In an editorial on the shifting of political and social power in New York City, the New York Times listed Orthodox Jews from Brooklyn as the group whose power and influence is rising fastest.
It is not as if the Jews of Brooklyn suddenly had opinions. But in recent years, they have discovered a forum to share them — the Internet — and a place to express them: the polls.
When Bob Turner, a Republican, defeated David I. Weprin, a Jewish Democratic candidate, in a special election for Anthony D. Weiner’s Congressional seat in September, with heavy Orthodox support, it was seen as a vote on President Obama’s position on Israel.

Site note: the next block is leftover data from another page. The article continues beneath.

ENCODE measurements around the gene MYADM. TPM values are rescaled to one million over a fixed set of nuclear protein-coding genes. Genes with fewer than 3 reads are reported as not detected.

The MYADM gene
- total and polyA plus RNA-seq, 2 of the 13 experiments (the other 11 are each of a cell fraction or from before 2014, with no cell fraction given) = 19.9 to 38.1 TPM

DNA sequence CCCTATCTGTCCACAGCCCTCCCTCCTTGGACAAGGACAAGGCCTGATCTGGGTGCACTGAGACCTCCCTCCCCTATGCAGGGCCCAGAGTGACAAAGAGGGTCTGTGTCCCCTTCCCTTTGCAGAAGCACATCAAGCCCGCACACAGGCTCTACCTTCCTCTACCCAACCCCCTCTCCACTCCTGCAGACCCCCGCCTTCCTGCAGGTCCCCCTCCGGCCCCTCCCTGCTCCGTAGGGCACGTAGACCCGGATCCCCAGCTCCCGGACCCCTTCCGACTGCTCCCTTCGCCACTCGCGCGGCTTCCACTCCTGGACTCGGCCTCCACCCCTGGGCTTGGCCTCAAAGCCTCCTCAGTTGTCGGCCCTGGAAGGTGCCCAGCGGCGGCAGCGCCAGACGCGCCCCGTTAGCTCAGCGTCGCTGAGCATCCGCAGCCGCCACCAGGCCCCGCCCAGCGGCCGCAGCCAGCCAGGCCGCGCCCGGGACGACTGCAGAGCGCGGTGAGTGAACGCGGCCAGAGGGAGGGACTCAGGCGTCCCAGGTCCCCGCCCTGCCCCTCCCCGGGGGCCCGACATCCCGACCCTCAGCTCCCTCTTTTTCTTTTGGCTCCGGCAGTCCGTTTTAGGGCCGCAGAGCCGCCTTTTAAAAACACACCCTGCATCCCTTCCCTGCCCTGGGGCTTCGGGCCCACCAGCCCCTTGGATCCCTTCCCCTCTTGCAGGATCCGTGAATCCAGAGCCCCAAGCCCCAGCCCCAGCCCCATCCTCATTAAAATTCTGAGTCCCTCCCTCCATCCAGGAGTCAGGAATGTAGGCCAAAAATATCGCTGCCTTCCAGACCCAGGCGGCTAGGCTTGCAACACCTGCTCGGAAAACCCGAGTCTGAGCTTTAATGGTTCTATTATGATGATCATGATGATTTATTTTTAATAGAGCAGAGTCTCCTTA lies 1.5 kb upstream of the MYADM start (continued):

When Councilman Lewis A. Fidler, a Democrat from south Brooklyn, failed to win outright a seat in a special State Senate election in March (the vote count is still held up in court proceedings), it was partly because David Storobin, the Republican candidate, criticized his opponent’s support of same-gender marriage, and a vocal group of rabbis supported him.
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